SPER data are XRT Photon Counting (PC) mode data telemetered via TDRSS during Swift's first snapshot of a new BAT trigger. SPER data consists of all grade 0 (single pixel) events above 0.5 keV and within the central 200 x 200 pixel (approx 8x8 arcmin) window of the detector, and thus comprise a subset of the full dataset (hereafter "Malindi data"). Because of the limited information per event in the SPER data, special processing is required to make standard format products.
We have produced routines to search SPER data for sources, and centroid accurately on them; this was automated in 2007 May. Since 2007 August, GCN position notices have been automatically produced to disseminate the positions thus produced (see GCN Circ 6726 for more information). In 2008 February, this process was further improved by using promptly available UVOT data to 'enhance' those positions for which this is possible, reducing the systematic uncertainty. Full details are given on the SPER position documentation page.
We have also created software to automatically extract light curves and spectra from the SPER data, giving early indications of a GRB's properties within minutes of a trigger. If the absorption column can be constrained, we are able to give upper limits on the GRB redshift. Details of these products are given below.
Spectra are automatically extracted from SPER data using the source and
background regions determined so as to avoid pile-up and maximum signal-to-noise
(see Evans et al. 2007,
for details). Exposure maps and effective area
(arf) files are also created, and the spectra automatically fitted using
xspec. Fitting is performed using the C-statistic.
Spectra are fitted with a model comprising a photoelectric absorber fixed at the Galactic value (from Kalberla et al. 2005, obtained using the nh FTOOL), a zero-redshift second absorber for which NH is free to vary, and a power-law with both slope and normalisation free. If the lower limit on the free absorber is non-zero, the nH-redshift-limit relation from Grupe et al. 2007 is used to determine an upper limit on the redshift for this GRB. Finally, the spectral parameters, any redshift limit and a plot of the fit are published on the SPER results pages. If the redshift limit is higher than 5 it is not reported since it is of no real value. Also, since the data used by Grupe et al. contain few points at low redshifts, if the redshift limit is lower than two we simply report z<2.Note that, even when an upper limit on redshift is determined using spectra and the Grupe relation it is still possible that the burst lies at a high redshift, if the absorption column is anomalously high -- at least 3—10 times higher than the largest column constrained by the XRT for a GRB afterglow to date.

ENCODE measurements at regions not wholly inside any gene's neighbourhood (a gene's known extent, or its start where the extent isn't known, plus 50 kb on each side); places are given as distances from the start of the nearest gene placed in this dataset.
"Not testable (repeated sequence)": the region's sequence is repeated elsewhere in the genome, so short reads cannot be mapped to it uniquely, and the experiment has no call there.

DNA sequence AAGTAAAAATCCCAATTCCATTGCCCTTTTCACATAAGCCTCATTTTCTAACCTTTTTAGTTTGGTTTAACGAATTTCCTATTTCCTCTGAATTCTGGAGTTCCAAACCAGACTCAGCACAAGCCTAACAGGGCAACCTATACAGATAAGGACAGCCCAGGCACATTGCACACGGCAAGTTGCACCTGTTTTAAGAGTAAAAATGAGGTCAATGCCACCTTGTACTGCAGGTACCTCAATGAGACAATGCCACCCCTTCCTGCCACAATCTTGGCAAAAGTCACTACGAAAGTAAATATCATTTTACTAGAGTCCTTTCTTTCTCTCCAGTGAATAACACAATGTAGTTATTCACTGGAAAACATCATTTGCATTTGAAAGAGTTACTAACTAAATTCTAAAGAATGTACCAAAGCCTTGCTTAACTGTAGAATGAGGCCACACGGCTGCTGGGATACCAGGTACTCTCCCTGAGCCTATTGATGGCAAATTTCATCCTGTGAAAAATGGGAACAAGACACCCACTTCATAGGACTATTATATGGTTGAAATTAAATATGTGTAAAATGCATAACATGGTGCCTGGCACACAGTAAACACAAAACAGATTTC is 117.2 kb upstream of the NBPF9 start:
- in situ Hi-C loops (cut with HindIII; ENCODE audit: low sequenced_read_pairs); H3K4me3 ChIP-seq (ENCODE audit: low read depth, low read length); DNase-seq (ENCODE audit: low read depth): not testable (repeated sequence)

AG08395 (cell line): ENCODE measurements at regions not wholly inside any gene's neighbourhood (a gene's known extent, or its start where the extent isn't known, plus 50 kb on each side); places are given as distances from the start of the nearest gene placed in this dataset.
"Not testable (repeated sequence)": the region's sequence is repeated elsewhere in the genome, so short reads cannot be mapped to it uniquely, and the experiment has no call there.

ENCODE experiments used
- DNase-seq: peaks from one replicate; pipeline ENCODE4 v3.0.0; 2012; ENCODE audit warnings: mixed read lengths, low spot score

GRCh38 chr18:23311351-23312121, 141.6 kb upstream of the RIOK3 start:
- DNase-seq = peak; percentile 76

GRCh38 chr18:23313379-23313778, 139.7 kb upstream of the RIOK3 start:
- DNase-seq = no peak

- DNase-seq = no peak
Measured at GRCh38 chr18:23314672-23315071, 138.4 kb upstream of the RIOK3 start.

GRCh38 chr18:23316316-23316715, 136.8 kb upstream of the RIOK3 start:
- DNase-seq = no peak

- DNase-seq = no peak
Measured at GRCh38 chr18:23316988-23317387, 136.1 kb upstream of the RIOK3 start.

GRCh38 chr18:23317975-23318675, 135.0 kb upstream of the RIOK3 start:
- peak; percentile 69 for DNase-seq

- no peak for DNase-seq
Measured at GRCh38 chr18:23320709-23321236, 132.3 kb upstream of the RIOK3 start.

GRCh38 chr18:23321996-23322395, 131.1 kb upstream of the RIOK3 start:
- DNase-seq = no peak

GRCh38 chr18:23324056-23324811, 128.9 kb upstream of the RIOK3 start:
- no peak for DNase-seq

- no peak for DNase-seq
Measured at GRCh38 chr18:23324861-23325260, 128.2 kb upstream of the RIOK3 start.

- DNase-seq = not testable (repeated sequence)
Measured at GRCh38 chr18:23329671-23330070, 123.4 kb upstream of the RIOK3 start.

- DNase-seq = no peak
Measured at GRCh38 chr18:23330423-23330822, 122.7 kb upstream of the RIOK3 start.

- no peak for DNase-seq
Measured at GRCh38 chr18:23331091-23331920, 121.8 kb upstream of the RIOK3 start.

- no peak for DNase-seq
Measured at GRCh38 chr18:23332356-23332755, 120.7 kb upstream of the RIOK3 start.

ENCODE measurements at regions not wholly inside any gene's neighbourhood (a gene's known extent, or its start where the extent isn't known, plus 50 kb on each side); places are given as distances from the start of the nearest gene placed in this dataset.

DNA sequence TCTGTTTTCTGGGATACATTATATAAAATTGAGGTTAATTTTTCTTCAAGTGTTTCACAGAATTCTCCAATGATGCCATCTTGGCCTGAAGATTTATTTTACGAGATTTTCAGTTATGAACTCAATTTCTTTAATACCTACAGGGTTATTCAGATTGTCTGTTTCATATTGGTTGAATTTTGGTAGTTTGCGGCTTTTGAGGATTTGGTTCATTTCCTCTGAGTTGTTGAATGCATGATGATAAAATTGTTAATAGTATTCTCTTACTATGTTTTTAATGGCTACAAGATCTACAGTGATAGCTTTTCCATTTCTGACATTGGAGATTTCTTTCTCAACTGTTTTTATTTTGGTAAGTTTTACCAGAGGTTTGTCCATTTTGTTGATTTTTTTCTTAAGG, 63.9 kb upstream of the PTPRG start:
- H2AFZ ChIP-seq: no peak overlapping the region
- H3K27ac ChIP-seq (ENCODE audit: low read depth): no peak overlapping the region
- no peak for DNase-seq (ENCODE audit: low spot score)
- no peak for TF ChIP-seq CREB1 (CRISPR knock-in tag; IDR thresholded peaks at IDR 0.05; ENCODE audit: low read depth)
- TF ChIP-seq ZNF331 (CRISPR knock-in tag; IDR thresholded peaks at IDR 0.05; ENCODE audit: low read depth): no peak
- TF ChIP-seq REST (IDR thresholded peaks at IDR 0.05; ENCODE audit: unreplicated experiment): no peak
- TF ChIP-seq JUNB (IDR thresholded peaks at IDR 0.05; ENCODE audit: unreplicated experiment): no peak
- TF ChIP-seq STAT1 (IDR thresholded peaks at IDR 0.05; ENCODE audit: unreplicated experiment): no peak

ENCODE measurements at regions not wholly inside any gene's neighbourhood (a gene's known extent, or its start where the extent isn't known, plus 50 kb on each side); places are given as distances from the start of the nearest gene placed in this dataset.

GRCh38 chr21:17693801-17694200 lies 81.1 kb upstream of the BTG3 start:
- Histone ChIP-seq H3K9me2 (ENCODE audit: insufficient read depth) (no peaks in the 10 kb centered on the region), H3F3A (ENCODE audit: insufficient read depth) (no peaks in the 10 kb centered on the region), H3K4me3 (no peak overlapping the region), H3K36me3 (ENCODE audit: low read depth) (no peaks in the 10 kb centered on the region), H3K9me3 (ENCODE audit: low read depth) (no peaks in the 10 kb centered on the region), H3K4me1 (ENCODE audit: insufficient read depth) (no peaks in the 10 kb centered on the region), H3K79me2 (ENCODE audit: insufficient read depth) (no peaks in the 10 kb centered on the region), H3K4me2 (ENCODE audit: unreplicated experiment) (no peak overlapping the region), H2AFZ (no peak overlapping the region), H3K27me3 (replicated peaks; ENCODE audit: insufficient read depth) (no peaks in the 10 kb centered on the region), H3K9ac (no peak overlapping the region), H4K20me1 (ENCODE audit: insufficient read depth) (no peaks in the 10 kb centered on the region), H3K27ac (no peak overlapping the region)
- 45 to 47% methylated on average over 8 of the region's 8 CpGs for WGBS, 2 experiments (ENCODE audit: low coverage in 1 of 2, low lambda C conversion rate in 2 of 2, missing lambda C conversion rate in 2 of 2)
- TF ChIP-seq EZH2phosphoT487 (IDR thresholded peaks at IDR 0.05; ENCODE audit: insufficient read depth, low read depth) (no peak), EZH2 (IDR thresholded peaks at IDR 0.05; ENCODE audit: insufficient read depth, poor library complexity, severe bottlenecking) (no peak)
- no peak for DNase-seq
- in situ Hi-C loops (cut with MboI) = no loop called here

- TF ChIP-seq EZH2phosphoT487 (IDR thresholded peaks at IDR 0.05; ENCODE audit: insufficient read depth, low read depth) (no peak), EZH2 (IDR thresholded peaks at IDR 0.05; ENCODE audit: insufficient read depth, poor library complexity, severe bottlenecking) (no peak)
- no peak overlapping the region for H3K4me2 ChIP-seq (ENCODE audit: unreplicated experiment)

To confirm that our spectra give accurate results, we compared the automatically fitted absorption columns with those given in the GCN Circulars. We found good, but less than 90%, agreement within the 90% confidence errors. The level of agreement was increased if we fitted the auto-generated spectra manually, demonstrating that occasionally, the auto fit finds a local mininum, however the SPER data still agreed with the Malindi data less than 90% of the time. This may reflect spectral evolution in the GRB, since the values given in the GCN typically cover different time intervals to the SPER data. We thus chose a small sample of GRBs, and manually created spectra from the Malindi data, choosing temporal ranges identical to those in the SPERs, fitted them with an absorbed power law, and compared this to the automated SPER results. This time we found >90% agreement. We performed the same tests on the photon index, with similar results.
NOTE Because the automatic spectral fitting occasionally settles on a local minimum, the XRT team will always manually verify the spectral fit before quoting values in a GCN circular. These web pages are updated when the XRT team inputs the true best-fitting values.
There are 12 GRBs with both spectroscopic redshifts for which out auto processing products a redshift upper limit. For 11 of these, the upper limit is higher than the measured redshift, i.e. is reliable. For the other burst, the automatic fitting gave an innaccuate result: manually fitting fit automatically generated data, we found a redshift limit consistent with the spectroscopic value.
Automated light curve production for GRBs using the full Malindi dataset is described in detail in Evans et al. (2007, 2009) and on the light curve documentation page. Light curve production from SPER data is almost identical with the following caveats:
Note also that, as SPER data contain less events than the Malindi data, the temporal resolution of SPER light curves is lower than in "normal" curves.
The entire catalogue of SPER light curves has been compared to the Malindi light curves from the light curve repository, and their accuracy thus verified.